‘Yes, he is intelligent. But we must be more intelligent. We must be so intelligent that he does not suspect us of being intelligent at all.’
I acquiesced.
‘There, mon ami, you will be of great assistance to me.’
I was pleased with the compliment. There had been times when I hardly thought that Poirot appreciated me at my true worth.
‘Yes,’ he continued, staring at me thoughtfully, ‘you will be invaluable.’

Poirot too is played for laughs. His trademark vanity is showcased in multiple scenes.

”Not so. Voyons! One fact leads to another—so we continue. Does the next fit in with that? A merveille! Good! We can proceed. This next little fact—no! Ah, that is curious! There is something missing—a link in the chain that is not there. We examine. We search. And that little curious fact, that possibly paltry little detail that will not tally, we put it here!’ He made an extravagant gesture with his hand. ‘It is significant! It is tremendous!’

So, if you haven’t read Styles, I’d urge you to get hold of a copy (it’s free on Project Gutenberg) – it is a massively enjoyable read.

About pastoffences

Past Offences exists to review classic crime and mystery books, with ‘classic’ meaning books originally published before 1987.
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25 Responses to Agatha Christie: The Mysterious Affair at Styles

  1. Rich – Thanks for this terrific post. Funnily enough, Christie is said to have had quite the time getting this novel published. In fact, if I’m right it took quite a while and several revisions to get it accepted. The final product though is a great introduction to these characters. I think it also gives us some insight into their backstories and later interactions.

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    • realthog says:

      Yes, it was rejected by, I think, about twenty publishers before finally being bought. Odd, in a way, because I believe she’d already established a name as a short-story writer, so you’d have thought publishers would have been keen to get hold of a novel. Perhaps the fact that it was wartime put a damper on book publishing in general; I wouldn’t know.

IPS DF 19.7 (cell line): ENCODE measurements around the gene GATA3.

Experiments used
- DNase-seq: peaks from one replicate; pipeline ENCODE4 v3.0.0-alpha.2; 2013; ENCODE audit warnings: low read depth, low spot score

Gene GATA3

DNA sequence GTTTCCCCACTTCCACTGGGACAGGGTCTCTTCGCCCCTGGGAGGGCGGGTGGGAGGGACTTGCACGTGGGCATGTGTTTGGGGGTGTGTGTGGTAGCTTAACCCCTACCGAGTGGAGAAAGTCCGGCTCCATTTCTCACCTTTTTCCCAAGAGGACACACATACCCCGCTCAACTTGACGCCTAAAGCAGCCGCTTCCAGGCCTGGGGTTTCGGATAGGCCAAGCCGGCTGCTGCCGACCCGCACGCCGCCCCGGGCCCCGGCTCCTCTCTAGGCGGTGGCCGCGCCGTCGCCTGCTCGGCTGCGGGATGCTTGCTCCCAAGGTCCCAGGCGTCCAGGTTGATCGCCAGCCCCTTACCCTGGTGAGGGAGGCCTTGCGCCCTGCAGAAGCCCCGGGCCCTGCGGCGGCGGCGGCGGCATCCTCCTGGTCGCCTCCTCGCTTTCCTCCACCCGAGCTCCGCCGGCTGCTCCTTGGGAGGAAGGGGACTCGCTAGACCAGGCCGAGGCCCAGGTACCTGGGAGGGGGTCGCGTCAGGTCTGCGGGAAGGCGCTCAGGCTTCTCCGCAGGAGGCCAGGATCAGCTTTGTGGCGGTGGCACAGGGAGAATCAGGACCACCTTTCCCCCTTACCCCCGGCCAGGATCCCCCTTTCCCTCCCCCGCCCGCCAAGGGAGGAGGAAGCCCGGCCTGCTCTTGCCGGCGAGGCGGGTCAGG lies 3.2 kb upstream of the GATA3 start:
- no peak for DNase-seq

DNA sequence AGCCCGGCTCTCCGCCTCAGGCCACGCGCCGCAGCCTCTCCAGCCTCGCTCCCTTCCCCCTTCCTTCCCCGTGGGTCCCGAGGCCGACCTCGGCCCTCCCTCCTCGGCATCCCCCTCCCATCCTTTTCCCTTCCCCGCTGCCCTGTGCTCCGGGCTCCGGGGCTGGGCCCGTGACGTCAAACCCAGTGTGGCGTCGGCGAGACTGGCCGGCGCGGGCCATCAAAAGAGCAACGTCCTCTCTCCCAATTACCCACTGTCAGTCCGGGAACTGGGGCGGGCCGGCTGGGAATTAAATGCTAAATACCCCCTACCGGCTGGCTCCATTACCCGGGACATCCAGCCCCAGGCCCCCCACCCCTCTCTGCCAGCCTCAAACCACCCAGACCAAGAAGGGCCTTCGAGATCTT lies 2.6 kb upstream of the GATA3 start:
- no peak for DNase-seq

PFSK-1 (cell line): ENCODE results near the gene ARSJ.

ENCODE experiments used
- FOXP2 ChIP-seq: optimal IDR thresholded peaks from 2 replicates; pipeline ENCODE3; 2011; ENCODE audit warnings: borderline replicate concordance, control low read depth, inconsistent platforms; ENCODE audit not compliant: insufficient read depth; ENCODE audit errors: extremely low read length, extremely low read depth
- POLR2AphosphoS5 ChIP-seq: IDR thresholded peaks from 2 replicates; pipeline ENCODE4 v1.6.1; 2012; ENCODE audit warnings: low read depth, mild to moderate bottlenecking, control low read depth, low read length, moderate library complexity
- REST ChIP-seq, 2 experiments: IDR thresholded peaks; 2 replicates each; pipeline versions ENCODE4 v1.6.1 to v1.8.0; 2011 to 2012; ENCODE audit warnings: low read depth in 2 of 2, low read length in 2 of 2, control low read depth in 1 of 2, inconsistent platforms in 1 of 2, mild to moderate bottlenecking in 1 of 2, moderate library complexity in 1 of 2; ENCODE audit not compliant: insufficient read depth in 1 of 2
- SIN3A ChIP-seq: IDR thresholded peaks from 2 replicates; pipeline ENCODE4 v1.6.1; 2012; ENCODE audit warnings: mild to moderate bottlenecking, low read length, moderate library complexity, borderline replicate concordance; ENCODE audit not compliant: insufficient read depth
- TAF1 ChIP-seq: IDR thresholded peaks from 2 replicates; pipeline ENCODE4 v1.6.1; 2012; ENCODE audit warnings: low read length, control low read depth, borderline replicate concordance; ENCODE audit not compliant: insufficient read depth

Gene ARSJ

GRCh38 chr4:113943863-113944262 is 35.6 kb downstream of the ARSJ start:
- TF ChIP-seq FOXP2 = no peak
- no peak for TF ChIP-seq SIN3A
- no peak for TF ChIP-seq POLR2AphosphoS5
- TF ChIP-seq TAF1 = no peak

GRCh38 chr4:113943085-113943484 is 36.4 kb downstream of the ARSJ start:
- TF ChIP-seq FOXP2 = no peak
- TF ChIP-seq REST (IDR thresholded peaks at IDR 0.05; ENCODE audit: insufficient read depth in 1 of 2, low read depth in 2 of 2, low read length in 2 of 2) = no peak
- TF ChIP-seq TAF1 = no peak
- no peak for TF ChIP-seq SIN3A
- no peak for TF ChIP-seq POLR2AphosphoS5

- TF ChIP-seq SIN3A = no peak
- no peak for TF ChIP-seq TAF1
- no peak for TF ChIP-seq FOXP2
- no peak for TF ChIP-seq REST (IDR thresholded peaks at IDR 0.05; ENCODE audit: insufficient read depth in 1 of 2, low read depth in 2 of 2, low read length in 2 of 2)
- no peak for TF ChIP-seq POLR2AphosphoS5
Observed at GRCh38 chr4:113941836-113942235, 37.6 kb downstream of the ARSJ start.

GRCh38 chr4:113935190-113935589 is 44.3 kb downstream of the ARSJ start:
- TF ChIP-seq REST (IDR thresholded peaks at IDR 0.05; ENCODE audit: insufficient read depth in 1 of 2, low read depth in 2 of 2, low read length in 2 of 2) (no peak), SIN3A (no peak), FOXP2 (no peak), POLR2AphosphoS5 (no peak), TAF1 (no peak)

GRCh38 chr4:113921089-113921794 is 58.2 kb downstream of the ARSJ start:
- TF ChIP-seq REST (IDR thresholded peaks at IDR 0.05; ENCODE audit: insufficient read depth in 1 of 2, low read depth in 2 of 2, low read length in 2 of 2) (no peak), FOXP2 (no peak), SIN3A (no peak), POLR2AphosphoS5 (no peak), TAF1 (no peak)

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      • Thanks for that background, Realthog. That’s what I’d thought; nice to get some factual corroboration. Perhaps it was wartime exigencies; perhaps it was something else. It’s good for all of us though that Christie broke through that barrier.

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  2. tracybham says:

    For some reason, when I read this several years ago I did not enjoy it that much, and it put me off reading more Christie for a few years. Once I started reading more Christie, I have liked every one I have read, so I don’t know if I was in the wrong mood or what. I do think I should go back and try this one again.

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  3. heavenali says:

    It’s sometime since I read The Mysterious Affair of Styles – I remember really enjoying it.

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  4. kaggsysbookishramblings says:

    I think it’s wonderful – an amazing way to start a career and she really hit her stride with her first book!

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  5. Juxtabook says:

    As you say she is funny, and whatever her faults I always really enjoy an Agatha Christie and I am always taken aback by the number of things she does really well, which the constant negative jibs on her ‘quality’ always make you forget between reads. Somehow her books are always greater than the sum of their parts.

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  6. I re-read this one a couple of years ago and thought it stood up remarkably well. I remember thinking that I doubt there are many authors whose debut novels will be able to be read and enjoyed equally well 90 years after their publication.

    Since participating in your year challenges (especially last month’s dreadful Ellery Queen experience) I’ve been thinking about Christie and the negative jibes that Juxtabook above mentions – I think it’s too easy to dismiss her (I’m sure I’ve been guilty of it myself) – perhaps familiarity breeds contempt? or the fact she is a female writer? or something else? – but all the snide criticisms in the world don’t change the fact that as a canon of work hers has no equal – still read and enjoyed, still adapted in a myriad of ways, enjoyed by many different cultures if the sales in translation are anything to go by (at least some of which you’d think would not engage with the kinds of societies she depicts). Admittedly it’s helped the work has been managed well by those in charge of her estate but a canny nose for business by her descendants doesn’t explain people mobbing David Suchet in the street wherever he goes (I witnessed such a mobbing in my little city at the bottom of the world when he was here for a stage play earlier this year – it was at a restaurant and the poor man barely got time to eat a morsel – we were sitting close enough to hear that everyone who went to his table talked about his role as Poirot)